ˈnärsəˌsizəm/
noun
noun: narcissism
  1. excessive or erotic interest in oneself and one's physical appearance.
    synonyms: vanity, self-love, self-admiration, self-absorption, self-obsession, conceit, self-centeredness, self-regard, egotism, egoism More
    "his emotional development was hindered by his mother's narcissism"
    antonyms: modesty
    • Psychology
      extreme selfishness, with a grandiose view of one's own talents and a craving for admiration, as characterizing a personality type.
    • Psychoanalysis
      self-centeredness arising from failure to distinguish the self from external objects, either in very young babies or as a feature of mental disorder.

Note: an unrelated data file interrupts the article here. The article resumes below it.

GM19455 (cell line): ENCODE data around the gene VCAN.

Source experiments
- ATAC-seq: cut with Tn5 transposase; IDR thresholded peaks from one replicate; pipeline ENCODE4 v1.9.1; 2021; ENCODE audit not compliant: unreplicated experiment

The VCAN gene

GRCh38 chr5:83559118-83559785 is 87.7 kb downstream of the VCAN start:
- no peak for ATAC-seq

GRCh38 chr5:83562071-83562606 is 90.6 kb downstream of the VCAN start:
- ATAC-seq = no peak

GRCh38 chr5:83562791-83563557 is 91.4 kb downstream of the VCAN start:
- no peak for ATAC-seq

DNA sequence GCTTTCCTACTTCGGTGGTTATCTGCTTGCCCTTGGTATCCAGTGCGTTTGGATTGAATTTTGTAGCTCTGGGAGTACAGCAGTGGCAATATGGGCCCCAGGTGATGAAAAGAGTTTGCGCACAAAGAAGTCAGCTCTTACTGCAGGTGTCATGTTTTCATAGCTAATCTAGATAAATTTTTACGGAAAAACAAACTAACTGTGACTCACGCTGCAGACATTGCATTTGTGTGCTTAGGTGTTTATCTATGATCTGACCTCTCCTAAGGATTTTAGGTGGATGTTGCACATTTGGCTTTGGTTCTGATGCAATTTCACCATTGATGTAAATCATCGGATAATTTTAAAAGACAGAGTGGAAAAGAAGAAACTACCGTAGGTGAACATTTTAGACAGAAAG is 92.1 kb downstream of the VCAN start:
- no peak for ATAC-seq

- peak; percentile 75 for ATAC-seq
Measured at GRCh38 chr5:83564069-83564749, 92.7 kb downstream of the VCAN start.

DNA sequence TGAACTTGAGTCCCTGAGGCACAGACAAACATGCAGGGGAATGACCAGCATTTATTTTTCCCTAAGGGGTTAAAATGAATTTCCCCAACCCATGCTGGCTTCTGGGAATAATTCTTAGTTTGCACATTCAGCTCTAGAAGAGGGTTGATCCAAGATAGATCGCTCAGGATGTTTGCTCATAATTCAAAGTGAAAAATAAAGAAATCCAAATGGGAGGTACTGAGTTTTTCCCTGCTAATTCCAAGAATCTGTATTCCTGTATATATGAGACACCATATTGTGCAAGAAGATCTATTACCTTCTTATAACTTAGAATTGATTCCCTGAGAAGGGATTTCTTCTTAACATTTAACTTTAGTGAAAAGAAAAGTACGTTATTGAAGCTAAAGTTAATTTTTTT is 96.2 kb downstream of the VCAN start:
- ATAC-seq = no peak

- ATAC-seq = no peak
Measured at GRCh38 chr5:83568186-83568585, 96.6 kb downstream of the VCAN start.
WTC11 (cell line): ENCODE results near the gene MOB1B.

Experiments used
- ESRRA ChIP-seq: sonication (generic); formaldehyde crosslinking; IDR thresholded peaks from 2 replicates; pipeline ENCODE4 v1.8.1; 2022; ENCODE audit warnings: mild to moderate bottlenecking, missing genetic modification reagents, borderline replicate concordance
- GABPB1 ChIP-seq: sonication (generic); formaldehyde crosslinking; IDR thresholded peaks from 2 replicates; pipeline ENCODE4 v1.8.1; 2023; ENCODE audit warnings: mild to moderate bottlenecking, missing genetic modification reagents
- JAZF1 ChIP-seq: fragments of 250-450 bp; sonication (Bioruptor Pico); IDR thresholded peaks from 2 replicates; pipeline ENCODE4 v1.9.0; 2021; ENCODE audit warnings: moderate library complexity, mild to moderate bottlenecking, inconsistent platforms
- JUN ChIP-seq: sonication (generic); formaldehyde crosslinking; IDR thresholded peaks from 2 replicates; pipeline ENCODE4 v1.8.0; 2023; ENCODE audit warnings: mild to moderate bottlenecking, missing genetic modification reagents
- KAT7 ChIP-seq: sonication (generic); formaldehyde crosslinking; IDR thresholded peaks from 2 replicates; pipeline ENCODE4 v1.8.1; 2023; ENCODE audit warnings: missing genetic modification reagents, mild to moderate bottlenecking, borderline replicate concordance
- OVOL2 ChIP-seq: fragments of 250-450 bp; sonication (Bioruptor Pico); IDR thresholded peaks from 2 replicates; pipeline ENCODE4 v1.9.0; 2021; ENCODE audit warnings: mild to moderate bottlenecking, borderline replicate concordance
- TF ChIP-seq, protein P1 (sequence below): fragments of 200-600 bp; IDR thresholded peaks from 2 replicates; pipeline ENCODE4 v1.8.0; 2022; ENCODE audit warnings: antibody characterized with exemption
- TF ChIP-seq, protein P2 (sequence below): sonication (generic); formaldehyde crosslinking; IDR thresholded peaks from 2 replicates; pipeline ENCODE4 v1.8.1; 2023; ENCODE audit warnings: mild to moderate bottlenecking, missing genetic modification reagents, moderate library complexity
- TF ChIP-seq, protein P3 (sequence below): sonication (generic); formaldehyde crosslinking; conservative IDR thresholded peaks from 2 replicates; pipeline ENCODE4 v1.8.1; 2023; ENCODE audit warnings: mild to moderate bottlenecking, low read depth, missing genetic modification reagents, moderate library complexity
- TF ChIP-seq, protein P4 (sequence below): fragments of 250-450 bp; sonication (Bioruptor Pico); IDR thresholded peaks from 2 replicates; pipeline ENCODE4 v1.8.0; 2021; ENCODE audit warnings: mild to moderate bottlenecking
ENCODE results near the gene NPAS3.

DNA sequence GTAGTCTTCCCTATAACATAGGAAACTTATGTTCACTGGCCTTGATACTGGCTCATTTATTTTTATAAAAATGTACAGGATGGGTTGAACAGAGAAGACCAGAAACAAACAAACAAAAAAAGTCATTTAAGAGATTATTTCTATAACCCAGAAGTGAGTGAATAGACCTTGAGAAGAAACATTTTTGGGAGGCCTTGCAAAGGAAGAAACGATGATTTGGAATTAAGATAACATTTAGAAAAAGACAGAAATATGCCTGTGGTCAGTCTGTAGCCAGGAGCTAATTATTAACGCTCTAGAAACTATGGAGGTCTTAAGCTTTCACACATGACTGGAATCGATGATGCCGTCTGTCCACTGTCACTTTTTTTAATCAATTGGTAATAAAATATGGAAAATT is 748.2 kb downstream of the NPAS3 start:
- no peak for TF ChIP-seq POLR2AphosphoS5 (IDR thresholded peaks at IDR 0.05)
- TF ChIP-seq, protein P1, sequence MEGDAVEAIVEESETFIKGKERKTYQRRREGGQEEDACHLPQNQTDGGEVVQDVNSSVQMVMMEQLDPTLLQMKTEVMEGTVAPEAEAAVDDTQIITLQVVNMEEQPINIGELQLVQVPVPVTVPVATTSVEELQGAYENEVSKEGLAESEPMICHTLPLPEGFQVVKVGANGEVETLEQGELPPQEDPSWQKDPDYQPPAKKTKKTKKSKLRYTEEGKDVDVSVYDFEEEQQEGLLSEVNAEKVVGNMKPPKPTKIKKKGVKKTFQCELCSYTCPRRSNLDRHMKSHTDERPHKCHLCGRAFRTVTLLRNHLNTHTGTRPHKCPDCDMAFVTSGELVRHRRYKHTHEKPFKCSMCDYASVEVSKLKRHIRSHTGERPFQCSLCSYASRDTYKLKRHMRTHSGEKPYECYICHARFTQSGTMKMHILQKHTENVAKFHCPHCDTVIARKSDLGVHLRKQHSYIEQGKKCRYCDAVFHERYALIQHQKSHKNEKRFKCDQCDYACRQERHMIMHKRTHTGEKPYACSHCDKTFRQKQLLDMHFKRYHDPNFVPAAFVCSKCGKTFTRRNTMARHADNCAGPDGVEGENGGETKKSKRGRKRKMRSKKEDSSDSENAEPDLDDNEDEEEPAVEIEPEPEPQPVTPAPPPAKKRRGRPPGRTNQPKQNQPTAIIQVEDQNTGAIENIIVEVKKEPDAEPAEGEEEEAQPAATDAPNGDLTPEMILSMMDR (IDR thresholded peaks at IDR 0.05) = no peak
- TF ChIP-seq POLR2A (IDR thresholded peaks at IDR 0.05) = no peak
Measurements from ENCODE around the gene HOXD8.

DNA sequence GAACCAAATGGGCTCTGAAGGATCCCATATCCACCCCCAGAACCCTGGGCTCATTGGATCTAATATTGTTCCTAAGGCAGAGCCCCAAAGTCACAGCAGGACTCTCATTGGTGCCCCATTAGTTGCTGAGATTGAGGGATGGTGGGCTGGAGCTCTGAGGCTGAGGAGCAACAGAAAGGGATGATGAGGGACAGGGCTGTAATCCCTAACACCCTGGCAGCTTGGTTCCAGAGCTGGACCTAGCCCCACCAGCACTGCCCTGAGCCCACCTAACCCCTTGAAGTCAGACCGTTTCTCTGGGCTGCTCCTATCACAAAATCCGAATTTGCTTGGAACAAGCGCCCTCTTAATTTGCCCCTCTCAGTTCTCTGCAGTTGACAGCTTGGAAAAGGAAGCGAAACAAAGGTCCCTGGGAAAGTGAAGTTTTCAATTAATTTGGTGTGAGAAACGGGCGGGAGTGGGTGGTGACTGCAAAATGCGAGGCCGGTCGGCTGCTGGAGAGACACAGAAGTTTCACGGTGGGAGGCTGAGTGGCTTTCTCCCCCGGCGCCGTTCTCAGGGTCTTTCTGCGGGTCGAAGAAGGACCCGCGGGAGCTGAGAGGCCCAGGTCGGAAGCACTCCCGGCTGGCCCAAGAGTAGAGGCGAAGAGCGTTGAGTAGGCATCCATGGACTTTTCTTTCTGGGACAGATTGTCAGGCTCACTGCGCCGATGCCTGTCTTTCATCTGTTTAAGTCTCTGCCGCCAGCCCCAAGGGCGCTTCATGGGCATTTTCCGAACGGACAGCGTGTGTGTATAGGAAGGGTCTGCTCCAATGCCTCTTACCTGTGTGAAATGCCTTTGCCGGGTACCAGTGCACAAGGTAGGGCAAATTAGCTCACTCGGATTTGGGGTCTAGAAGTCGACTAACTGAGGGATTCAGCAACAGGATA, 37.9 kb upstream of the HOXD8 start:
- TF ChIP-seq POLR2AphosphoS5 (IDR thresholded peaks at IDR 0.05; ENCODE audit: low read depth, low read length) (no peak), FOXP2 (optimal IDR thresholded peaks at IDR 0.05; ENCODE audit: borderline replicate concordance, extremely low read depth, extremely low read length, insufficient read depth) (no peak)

(Via Google Dictionary)
As a larger analysis, atheism is not inherently narcissistic. It is just a lack of belief. Period. The narcissism comes into play when those who classify as atheist then start applying philosophical and social practices to their identifier to further exemplify their statuses from others.
For some, to be atheist means to be materialist. For others, to be atheist means to be humanist. And even further than that, there are those who treat atheism as meaning to be anti religious. One atheist's crusade to stamp out religion would appear as inhumane to another. An atheist's embrace of evolution can appear as pseudo science to another.